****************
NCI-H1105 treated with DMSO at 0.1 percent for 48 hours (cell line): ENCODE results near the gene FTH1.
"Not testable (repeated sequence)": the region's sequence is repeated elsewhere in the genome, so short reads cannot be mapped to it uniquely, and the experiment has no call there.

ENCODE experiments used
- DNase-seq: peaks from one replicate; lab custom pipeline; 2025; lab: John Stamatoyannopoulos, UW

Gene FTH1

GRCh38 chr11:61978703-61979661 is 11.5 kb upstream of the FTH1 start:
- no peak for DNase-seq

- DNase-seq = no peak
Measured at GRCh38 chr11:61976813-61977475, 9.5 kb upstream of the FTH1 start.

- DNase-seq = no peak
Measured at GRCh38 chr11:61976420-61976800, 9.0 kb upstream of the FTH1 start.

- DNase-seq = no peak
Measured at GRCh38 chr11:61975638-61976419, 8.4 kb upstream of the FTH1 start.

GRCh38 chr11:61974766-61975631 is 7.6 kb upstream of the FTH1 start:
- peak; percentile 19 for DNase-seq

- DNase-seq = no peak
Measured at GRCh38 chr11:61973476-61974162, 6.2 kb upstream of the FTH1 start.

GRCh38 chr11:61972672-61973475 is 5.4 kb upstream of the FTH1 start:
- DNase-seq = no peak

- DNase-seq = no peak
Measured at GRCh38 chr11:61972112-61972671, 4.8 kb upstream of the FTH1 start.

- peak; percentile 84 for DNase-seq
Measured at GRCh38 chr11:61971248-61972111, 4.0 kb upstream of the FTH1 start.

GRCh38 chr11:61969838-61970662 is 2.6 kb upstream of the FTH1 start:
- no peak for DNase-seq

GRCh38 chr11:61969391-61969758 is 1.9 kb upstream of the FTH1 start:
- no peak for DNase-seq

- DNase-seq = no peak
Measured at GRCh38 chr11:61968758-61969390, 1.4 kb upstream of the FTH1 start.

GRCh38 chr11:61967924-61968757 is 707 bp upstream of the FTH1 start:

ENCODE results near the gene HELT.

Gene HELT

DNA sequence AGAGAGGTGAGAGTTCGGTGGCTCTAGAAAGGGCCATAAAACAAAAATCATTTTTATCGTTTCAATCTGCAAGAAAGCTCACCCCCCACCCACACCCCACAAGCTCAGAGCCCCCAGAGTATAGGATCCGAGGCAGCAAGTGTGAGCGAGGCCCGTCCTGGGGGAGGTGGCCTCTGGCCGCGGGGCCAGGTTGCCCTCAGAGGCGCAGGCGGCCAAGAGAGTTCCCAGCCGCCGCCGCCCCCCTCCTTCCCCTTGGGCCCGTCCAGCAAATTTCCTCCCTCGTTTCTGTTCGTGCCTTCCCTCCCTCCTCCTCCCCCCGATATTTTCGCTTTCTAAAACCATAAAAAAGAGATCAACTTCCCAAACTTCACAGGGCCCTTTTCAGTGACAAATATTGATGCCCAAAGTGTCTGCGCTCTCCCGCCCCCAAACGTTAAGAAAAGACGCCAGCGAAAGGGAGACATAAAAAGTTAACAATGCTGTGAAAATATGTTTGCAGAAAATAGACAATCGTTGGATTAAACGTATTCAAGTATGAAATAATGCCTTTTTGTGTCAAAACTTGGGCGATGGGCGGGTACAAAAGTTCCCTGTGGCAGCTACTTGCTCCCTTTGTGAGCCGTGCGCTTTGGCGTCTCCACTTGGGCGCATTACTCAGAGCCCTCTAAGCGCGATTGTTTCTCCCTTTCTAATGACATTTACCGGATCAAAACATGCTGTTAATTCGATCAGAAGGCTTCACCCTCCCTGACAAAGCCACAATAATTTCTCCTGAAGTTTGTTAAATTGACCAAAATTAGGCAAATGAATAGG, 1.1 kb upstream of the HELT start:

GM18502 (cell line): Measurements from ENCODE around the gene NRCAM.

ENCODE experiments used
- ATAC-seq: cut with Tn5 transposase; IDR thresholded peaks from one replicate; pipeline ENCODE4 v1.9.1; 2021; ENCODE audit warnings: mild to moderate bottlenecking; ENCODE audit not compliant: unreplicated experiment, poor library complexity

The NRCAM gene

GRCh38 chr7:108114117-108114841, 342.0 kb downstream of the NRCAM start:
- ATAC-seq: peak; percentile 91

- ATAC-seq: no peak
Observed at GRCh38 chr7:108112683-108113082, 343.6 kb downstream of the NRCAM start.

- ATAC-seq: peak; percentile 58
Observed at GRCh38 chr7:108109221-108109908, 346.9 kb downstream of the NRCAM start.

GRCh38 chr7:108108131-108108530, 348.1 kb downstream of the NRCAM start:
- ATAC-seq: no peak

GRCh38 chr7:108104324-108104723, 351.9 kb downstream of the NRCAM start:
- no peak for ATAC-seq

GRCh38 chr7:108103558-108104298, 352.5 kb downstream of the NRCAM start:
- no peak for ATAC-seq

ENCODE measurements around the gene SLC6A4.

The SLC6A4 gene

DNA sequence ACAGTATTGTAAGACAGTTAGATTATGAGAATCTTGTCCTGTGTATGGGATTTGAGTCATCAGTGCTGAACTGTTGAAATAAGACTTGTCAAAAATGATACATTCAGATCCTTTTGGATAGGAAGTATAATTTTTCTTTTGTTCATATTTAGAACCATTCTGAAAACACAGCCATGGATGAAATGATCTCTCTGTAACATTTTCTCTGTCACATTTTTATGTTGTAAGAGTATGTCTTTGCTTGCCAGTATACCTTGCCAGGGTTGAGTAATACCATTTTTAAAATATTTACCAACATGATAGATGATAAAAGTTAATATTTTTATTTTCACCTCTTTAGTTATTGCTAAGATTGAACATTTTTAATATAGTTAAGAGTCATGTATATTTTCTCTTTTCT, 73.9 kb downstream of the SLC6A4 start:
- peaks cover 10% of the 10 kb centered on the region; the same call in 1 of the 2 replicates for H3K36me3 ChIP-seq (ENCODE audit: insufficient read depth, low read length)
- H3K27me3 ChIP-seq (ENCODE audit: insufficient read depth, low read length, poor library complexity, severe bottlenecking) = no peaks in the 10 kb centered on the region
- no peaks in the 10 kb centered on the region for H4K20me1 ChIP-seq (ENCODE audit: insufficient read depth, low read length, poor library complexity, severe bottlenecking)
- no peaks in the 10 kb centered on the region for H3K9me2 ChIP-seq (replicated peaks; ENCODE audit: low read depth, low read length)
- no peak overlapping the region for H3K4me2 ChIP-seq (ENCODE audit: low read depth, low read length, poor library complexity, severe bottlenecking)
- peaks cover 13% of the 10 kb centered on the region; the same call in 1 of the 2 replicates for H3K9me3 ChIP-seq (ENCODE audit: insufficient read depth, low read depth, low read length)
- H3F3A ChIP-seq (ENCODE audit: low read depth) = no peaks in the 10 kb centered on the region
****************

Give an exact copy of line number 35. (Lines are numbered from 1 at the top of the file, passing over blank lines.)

ENCODE experiments used